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Julee Lowe’s Bio

Julee the Artist 04After retiring from teaching, Julee and Charlie welcomed their daughter, Becky, into the world. As an adult, Becky would say her mother used her as a model for some of her windows, including the baby in the nativity scene installed at Southview Christian. As Becky grew, Julee continued to experiment with a number of mediums, looking for her perfect vehicle for artistic expression. She tried pottery, with its high-failure rate; woodcutting, which was too hard on her hands; weaving, and its maddening amount of thread; jewelry; and even macramé. But in 1977, when she was asked to teach a course in stained glass art at the YWCA, she finally found her niche. The YWCA mini-course was designed for mothers who were waiting for their children to finish swimming lessons. “Back then,” Julee said, “nobody was doing stained glass, and I had never done it. But I thought, ‘Well, I’m an art teacher—I can teach any kind of art.’” She went to a craft supply house, and the owner gave her a 20-minute crash course on stained glass to help her prepare for her assignment.

After that first stained glass teaching experience, Julee said, “I think I learned more from my students than I taught them.” In learning how to make stained glass, she had an artistic epiphany. “I can make a nice pot in about 12 hours,” she said, “and I’m a so-so weaver. But when the light came through the stained glass, it said to me, ‘You don’t have to go any further.’ The medium grabbed my heart—it is what I was meant to do.”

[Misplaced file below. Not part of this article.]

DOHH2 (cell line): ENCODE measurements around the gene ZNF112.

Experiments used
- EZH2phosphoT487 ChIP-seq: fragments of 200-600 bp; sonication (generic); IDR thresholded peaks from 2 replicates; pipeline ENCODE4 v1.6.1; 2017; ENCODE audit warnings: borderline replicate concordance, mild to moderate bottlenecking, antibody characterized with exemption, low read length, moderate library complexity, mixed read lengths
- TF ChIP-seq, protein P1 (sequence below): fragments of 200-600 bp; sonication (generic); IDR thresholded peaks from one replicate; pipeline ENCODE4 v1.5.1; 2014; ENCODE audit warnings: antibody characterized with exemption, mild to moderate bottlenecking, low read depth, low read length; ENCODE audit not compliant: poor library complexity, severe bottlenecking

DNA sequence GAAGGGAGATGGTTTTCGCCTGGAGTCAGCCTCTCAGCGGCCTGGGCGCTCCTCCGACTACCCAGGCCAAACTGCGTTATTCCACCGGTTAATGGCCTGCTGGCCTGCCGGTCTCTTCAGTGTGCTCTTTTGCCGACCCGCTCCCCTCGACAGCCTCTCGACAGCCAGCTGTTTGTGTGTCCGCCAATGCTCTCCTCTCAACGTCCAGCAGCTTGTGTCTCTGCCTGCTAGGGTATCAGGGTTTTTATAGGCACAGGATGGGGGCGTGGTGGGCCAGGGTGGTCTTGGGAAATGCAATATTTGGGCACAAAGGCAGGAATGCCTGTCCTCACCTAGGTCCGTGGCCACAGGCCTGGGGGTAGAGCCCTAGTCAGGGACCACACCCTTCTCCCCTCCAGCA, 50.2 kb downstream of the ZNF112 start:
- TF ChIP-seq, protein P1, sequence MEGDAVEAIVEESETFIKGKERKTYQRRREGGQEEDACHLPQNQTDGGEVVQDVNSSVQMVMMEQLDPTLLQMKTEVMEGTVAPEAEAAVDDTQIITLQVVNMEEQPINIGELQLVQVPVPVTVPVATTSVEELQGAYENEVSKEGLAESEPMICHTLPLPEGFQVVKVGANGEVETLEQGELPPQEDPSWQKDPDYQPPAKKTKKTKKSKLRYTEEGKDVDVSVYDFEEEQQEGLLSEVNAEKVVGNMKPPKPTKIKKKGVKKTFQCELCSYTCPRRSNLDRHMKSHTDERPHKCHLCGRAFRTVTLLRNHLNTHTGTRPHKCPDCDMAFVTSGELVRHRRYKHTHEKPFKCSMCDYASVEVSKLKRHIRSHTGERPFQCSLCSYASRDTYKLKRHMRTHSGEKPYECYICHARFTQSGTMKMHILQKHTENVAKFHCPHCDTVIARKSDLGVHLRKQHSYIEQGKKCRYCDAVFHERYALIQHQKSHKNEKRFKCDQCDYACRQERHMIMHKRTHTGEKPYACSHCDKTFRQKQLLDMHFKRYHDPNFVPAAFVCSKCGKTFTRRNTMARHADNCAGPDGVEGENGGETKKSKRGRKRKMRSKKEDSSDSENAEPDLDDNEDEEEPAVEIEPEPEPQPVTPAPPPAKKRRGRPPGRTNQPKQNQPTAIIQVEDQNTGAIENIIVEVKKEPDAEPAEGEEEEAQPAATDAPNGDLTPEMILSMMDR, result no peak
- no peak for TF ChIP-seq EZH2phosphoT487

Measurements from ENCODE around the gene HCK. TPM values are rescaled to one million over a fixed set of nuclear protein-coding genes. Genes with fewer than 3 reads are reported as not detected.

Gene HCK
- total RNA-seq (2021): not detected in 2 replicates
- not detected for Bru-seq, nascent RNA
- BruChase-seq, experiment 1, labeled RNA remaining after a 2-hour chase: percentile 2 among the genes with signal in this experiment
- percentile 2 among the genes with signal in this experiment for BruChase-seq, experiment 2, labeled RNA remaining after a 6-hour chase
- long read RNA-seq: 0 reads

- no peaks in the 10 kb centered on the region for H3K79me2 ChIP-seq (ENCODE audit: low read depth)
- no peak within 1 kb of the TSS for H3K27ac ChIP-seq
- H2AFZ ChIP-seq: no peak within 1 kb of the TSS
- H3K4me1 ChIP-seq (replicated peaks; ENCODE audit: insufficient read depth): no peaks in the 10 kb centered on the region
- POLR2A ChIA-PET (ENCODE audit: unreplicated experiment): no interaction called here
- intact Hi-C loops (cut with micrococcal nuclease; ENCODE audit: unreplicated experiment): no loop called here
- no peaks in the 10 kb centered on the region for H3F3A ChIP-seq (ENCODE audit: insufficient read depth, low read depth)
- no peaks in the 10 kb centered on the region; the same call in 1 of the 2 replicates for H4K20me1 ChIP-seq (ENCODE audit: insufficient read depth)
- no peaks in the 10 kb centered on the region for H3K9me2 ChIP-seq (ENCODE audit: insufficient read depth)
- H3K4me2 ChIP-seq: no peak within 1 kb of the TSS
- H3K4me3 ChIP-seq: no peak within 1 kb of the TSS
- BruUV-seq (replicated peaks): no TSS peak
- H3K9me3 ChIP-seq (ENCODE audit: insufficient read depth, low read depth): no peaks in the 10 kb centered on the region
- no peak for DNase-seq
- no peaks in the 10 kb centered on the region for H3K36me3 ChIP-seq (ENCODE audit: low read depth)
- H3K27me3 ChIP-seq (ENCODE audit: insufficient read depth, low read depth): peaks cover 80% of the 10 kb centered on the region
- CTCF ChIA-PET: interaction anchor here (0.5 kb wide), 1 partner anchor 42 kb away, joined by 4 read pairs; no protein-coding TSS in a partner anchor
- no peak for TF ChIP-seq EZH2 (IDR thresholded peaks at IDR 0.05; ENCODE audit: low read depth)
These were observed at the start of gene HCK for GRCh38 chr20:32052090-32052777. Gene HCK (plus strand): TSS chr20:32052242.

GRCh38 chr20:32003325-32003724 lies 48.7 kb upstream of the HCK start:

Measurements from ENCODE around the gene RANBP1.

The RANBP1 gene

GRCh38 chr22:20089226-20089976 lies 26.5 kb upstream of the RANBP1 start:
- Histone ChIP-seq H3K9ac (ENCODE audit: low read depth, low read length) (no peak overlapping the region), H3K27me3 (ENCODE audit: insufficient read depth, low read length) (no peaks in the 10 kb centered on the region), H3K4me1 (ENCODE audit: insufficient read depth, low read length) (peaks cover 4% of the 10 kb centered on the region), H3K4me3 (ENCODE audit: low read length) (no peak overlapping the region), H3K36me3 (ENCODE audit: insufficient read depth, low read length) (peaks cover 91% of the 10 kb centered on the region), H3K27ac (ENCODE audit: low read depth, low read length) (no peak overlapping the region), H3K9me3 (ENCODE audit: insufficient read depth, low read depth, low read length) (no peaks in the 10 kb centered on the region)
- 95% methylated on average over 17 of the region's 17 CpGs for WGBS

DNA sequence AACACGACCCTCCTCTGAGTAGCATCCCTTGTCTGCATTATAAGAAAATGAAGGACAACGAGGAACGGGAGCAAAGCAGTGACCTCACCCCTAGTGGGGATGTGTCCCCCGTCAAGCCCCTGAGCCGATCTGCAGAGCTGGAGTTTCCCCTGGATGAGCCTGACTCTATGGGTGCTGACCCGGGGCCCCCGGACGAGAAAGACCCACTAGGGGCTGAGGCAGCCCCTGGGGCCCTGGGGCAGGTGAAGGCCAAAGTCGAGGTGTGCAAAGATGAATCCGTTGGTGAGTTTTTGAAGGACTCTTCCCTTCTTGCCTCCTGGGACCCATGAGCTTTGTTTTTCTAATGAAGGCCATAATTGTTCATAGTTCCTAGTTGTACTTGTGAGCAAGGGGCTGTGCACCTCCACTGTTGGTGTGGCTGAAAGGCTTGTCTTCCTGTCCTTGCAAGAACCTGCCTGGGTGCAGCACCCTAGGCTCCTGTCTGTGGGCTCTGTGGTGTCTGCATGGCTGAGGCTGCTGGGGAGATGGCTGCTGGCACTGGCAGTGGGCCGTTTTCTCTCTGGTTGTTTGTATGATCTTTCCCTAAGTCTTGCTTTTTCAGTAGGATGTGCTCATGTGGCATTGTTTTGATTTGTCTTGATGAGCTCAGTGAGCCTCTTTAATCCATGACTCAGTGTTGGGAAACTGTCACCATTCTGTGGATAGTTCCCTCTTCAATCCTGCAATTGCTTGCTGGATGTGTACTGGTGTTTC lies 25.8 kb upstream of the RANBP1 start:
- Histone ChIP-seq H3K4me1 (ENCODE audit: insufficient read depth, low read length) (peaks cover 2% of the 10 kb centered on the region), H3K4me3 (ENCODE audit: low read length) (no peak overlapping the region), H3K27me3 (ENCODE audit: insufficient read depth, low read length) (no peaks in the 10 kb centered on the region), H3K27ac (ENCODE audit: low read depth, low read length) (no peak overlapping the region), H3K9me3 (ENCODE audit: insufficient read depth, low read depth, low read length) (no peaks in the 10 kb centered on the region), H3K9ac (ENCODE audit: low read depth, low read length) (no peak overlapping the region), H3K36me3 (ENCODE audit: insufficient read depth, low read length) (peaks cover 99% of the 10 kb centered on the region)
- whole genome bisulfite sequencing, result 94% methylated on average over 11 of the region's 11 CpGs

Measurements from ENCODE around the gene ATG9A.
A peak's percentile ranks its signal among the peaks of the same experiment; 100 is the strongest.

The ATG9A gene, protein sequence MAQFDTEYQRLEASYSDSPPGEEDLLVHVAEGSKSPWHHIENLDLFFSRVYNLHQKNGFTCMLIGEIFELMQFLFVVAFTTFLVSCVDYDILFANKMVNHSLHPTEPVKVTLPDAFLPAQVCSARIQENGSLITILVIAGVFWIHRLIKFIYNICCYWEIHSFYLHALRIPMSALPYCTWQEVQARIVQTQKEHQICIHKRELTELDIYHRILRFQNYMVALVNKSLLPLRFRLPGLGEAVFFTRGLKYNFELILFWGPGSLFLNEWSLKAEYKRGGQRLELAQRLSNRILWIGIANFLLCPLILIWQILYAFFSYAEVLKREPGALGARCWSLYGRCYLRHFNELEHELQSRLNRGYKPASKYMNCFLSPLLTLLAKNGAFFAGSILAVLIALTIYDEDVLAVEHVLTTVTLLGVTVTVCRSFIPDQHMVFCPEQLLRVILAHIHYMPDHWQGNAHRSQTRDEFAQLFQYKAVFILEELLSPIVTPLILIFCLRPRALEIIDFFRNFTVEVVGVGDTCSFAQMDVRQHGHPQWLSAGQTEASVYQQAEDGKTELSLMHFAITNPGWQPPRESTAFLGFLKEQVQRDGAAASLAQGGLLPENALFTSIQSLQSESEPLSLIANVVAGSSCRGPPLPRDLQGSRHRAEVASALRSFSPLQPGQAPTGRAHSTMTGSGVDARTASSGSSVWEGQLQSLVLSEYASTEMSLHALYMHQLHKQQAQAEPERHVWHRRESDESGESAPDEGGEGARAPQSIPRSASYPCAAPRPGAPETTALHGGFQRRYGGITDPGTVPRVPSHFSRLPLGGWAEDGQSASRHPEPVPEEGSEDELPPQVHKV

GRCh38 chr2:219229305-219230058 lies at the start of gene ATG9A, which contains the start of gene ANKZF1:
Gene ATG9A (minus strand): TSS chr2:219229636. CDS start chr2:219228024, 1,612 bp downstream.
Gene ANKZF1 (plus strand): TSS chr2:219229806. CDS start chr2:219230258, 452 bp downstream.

Julee the Artist 05Her first stained glass creation was a ladybug, which hung on the wall in her basement art studio. “It’s to keep me humble,” she said at the time. Her first commission came from Ben Simon’s department store in Lincoln where her father worked as a designer. She provided abstract panels and a stained glass unicorn and red flowers. Thirty-five years later, Julee would tell a group of first graders at Hill Elementary, “When I was young, I drew a picture of a horse’s head and promised myself it would be the first thing I drew when I became a famous artist. So when I grew up and began making stained glass windows for a living, my first [paid commission] one was of a unicorn.” Aside from the department store, in the beginning of her journey with stained glass, most of Julee’s work was displayed in private homes. But a portrait of Abby Cat, a family pet, hung in a two-week exhibit at the Kemper Gallery of the Kansas City Art Institute. The stained glass portraits of Abby earned Julee the nickname, “Cat Lady” among her artist friends.